Wednesday, September 24, 2008

U.S. Attorney's Office Rotation Deadline

Although the deadline for applications for the spring U.S. Attorney's Office Rotation is October 7, 2008, applications received by the Clinic Office prior to that date will be sent to the US Attorney's office as soon as the Clinic receives them.

If you are interested in applying, please deliver your application, writing sample, resume, and transcript as soon as possible to the Clinic Office.

Tuesday, September 23, 2008

Welcoming Program and Reception for International LL.M. Students

Welcoming Program and Reception for International LL.M. Students

Monday, October 6, 2008, 6:30 - 8:30 p.m.

New York City Bar Association, 42 West 44th Street, New York, NY.

The Association welcomes international LL.M. students to learn about the activities of the Association that might be of interest to you, including its historic and present role in upholding the rule of law and the work of its various committees. A reception will follow after the program so that you can share your experiences with the New York legal community. The Association also invites former international LL.M.'s to attend the program and reception.

The program and reception are free of charge. Members of the Association, their guests, and all other interested persons are invited to attend. Please register here.

Monday, September 22, 2008

Trademark Law Writing Competition

The International Trademark Association, INTA, announces the

2008-2009 Ladas Memorial Award Competition

Paper Submission by January 16, 2009.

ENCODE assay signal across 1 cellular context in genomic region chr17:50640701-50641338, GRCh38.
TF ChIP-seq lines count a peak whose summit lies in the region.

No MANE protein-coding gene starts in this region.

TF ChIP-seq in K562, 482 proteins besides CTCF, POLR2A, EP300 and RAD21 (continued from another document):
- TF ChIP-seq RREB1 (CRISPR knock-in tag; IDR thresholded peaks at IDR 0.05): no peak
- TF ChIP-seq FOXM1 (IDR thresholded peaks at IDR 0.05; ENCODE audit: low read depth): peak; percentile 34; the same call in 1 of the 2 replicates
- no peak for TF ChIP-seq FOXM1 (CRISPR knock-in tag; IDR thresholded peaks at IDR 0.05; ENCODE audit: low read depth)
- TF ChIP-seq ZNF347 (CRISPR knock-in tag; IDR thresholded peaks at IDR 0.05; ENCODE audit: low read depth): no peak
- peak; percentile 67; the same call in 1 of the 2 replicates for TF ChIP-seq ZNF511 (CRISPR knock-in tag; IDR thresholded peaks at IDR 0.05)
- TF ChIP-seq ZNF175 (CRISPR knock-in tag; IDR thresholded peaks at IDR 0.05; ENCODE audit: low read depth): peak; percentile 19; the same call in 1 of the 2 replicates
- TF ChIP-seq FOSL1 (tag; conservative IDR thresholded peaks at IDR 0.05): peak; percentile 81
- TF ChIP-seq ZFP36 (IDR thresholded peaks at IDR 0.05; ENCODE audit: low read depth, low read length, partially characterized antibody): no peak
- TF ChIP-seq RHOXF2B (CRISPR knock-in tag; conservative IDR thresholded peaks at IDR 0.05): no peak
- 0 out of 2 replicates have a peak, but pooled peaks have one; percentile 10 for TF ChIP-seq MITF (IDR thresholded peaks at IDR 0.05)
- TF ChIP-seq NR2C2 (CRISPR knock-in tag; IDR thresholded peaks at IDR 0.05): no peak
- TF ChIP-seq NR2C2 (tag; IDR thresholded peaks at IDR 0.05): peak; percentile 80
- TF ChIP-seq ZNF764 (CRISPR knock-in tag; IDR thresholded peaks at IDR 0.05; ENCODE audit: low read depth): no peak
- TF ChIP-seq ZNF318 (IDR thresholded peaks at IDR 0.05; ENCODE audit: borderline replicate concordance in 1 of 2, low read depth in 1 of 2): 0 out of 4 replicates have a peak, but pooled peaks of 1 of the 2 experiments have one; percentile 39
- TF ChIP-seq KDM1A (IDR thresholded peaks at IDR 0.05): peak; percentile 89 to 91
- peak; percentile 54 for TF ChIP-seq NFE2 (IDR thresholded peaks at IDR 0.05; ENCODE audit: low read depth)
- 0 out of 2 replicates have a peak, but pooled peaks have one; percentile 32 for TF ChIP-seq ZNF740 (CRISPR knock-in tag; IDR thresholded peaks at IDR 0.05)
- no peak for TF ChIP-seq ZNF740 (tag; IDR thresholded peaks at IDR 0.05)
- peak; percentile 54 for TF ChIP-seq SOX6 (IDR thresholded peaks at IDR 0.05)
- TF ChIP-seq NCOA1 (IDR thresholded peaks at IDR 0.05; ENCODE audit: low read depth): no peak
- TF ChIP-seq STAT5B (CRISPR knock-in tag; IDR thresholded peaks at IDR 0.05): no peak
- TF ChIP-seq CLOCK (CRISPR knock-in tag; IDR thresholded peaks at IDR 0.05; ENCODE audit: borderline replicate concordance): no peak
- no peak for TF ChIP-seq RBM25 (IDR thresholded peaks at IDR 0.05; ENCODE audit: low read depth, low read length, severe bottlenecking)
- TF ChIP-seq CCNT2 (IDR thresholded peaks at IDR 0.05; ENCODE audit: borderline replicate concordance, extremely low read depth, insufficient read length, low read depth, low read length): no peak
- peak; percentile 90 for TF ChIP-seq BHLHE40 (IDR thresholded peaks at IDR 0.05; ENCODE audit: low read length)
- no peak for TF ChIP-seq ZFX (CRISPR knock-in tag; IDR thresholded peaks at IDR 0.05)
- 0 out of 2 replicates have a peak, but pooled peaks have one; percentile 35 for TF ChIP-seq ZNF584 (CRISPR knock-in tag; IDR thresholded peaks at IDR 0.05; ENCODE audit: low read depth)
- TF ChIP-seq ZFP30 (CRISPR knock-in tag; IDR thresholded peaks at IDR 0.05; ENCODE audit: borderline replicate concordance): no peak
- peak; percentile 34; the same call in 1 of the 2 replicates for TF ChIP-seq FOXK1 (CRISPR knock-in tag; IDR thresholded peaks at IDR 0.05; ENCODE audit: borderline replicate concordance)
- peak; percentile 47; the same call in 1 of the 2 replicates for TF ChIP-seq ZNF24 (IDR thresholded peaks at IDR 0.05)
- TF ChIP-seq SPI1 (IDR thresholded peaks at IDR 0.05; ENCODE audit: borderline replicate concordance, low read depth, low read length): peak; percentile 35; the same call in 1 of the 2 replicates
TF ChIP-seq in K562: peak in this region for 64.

The Ladas Memorial Award Competition is open to all students, practitioners
and academics interested in trademarks and trademark law.

Sponsored by INTA and supported by the law firm of Ladas & Parry LLP, the Ladas Memorial Award was established in memory of the distinguished practitioner and author Stephen P. Ladas. The Award is presented once a year in two author categories, Student and Professional. In each category, the Award is given to the best paper on the subject of trademark law or a matter that directly relates to or affects trademarks.

The subject of the paper must be trademark law or a matter that directly relates to or affects trademarks. Eligible papers include both original unpublished manuscripts and published articles that are submitted or otherwise come to the attention of INTA by JANUARY 16, 2009.


The Student and Professional winner is recognized by a US $2,000 cash award, and a set of Dr. Ladas's three-volume treatise. Award winners will be invited to attend the 2009 INTA Gala in Seattle, Washington at INTA's 131st Annual Meeting, where they are recognized before the outstanding volunteers and leaders of the Association. The Student winner will receive a travel and lodging stipend of $US 1,000 to attend the Gala.

Winning papers will be posted on the Academics section of INTA's website and published in the September -- October Issue (Issue 5) of The Trademark Reporter®, INTA's legal journal.

For more information:

To find out where to submit papers, to read more about the rules, or to read the winning papers from the 2007-2008 Ladas Competition, go here.

Friday, September 19, 2008

CSO Open House Week:
September 22 - 25, 2008

Please join CSO from Monday, September 22, through Thursday, September 25, as we throw our doors open and welcome students for daily treats, handouts, tours, training, and fun. Here is a preview of what to expect on each day:

Monday: Dean Gilbert’s homemade cookies and brownies; our QuickLook table for speedy resume and cover letter reviews; Resource of the Day Training: JACOB, our online job system.